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|2013 Update on the Panama Canal Expansion and Ports in the Atlantic and Gulf Coast States
The ongoing Panama Canal expansion is perhaps the most transformative global transportation project now in progress. Upon completion in 2014, the expanded Panama Canal will facilitate an even greater flow of trade between Asia and the Americas and will substantially impact the volume of trade reaching Gulf and Atlantic Coast ports in the United States. The impetus for the expansion of the Canal, approved by the people of Panama in October 2006, sprang from that nation's desire to continue as a pivotal player in global trade patterns and strategically leverage its greatest asset – the Panama Canal – for its own economic well-being. This SLC Issue Alert examines the latest developments with regard to the expansion project.
|Healthcare Reform: Exchanges and the Expansion of Medicaid
On June 28, the United States Supreme Court ruled that most of the requirements laid out by the Patient Protection and Affordable Care Act (ACA) were Constitutional, including the requirement for states to either establish health insurance exchanges by 2014 or have the federal government do so. Also, while the Supreme Court ruled that the federal government could not tie all Medicaid funding to a mandatory expansion, states have the opportunity to increase eligibility levels with an associated federal matching percentage, which will diminish through 2020, when the matching percentage will stabilize at 90 percent. Decisions on implementing a health insurance exchange and expanding Medicaid will be the top public health priorities for states in the upcoming year. States will play a huge role in the implementation of the ACA, and these complicated decisions undoubtedly will have a major impact on state budgets, businesses and individual citizens.
This Issue Alert from the Southern Legislative Conference provides an overview of the choices and potential consequences of state decisions.
|Update: The Panama Canal Expansion and the SLC States
The ongoing Panama Canal expansion is perhaps the most transformative global transportation project currently in progress. Upon completion in 2014, the expanded Panama Canal will facilitate an even greater flow of trade between Asia and the Americas and substantially impact the volume of trade reaching Gulf and East Coast ports in the United States. The impetus for the expansion of the Canal, approved by the people of Panama in October 2006, sprang from that nation's desire to continue to be a pivotal player in global trade patterns and strategically leverage its greatest asset – the Panama Canal – for its own economic wellbeing. For the nation of Panama (the only port in the world with terminals in two oceans), the Canal plays an extraordinary role, impacting practically every aspect of society; at the economic level, economic activity flowing from the Canal accounts for nearly 15 percent of gross domestic product (GDP), a clear indication of the enormous economic footprint of the Canal on the nation. The expansion project not only will ensure the Canal''s dominance as one of the most critical global transportation linchpins, it also will strengthen the linkages between Asia, the United States and Latin America.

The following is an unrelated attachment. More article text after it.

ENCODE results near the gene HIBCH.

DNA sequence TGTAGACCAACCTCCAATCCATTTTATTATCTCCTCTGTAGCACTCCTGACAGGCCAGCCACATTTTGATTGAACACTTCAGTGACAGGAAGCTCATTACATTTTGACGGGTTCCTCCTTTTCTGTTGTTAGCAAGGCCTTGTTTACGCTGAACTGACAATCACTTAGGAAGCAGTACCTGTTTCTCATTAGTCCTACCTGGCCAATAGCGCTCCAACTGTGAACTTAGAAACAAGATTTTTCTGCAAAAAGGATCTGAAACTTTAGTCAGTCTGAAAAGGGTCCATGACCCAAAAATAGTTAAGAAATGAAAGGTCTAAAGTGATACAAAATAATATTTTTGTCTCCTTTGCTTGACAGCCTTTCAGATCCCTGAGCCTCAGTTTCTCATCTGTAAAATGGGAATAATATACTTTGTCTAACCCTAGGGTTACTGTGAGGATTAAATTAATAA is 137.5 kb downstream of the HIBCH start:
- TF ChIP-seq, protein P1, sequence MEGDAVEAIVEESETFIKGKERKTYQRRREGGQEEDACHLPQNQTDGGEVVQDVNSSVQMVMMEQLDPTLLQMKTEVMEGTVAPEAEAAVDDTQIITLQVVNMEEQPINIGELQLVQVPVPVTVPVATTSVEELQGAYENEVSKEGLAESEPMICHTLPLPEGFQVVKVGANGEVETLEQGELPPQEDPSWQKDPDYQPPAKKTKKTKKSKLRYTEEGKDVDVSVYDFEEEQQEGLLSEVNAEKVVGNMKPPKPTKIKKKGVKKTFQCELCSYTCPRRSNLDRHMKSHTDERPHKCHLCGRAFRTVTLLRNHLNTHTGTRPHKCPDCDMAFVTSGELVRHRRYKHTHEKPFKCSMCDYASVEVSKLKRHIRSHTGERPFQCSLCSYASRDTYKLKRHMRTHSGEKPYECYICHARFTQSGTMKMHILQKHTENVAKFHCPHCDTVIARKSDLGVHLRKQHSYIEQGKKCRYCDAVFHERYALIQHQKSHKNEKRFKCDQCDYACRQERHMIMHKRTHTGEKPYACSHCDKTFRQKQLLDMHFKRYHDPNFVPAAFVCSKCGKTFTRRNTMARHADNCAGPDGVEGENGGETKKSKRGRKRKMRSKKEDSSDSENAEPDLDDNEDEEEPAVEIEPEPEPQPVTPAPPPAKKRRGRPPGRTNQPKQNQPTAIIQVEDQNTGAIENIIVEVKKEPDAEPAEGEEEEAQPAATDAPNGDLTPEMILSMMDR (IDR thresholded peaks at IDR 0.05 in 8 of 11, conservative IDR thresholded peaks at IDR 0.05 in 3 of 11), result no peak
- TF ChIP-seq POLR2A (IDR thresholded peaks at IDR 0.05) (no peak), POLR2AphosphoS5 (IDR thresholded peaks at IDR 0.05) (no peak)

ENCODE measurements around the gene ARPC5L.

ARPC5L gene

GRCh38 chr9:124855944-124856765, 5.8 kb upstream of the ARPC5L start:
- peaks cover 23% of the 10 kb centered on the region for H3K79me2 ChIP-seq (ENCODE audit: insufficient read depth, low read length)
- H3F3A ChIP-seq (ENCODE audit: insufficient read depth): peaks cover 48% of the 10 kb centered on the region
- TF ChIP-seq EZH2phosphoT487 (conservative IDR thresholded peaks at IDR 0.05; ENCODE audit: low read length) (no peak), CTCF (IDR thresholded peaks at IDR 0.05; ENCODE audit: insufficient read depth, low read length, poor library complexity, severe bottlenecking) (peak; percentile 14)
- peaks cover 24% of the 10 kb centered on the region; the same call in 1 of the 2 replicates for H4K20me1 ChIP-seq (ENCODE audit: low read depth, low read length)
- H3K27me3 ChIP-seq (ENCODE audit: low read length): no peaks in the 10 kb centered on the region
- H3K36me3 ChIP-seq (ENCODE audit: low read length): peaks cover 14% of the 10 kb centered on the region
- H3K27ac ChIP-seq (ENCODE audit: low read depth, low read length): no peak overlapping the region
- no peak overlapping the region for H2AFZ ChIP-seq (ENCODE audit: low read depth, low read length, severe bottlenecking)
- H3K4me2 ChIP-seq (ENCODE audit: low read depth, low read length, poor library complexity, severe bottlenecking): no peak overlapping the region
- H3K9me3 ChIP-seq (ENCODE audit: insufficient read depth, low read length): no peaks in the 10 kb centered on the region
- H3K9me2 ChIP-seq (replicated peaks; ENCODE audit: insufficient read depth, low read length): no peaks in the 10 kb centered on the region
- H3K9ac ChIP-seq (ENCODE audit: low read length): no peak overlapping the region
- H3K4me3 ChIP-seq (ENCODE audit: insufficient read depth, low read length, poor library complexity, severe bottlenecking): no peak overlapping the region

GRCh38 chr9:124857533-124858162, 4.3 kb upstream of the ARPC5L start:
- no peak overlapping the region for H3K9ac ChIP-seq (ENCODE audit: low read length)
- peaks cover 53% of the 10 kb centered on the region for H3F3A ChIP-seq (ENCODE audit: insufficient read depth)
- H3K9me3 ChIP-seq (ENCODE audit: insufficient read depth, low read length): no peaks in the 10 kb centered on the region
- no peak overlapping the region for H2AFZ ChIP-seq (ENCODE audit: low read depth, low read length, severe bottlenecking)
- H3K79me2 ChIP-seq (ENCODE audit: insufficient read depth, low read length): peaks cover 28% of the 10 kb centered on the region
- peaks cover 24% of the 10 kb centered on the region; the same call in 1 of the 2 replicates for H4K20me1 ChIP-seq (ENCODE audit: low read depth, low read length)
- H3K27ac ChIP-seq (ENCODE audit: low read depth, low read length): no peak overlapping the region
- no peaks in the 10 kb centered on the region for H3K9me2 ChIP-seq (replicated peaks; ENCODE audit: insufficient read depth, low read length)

|Public Pensions: Emerging Trends
Public pension systems continue to face significant challenges, a trend that has continued for more than a decade. While public pension difficulties alone would not be a destabilizing force on the economy, the fact that every other element of our nation's retirement architecture also faces complex challenges requires the urgent attention of policymakers at all levels of government. The funding difficulties facing the Social Security and Medicare systems; the rising funding gap at corporate pension plans; record deficits at the Pension Benefit Guaranty Corporation (or PBGC, the federal entity that insures the benefits of private pension plans); low personal savings rate of so many Americans alongside the minimal amounts they have set aside for retirement; the "graying" of America with an increasing number of Americans now reaching retirement age and living longer; and the aforementioned public pension challenges cumulatively amount to a tsunami of red ink.
|Municipal Bonds: Trends in 2011
In December 2010, there was a great deal of speculation that dozens of cities and local governments would default on their municipal bond debt obligations amounting to hundreds of billions of dollars within a year. According to this line of thinking, this cataclysmic outcome would require states to bail out these municipalities, an outcome that, given the tenuous fiscal position of states, in turn would require the federal government to bail out the states. This SLC Regional Resource examines how the municipal bond market fared in 2011, if fears expressed by certain experts regarding widespread bond defaults were realized, if investors shed their holdings in municipal bonds and fled to other asset categories and a number of related topics.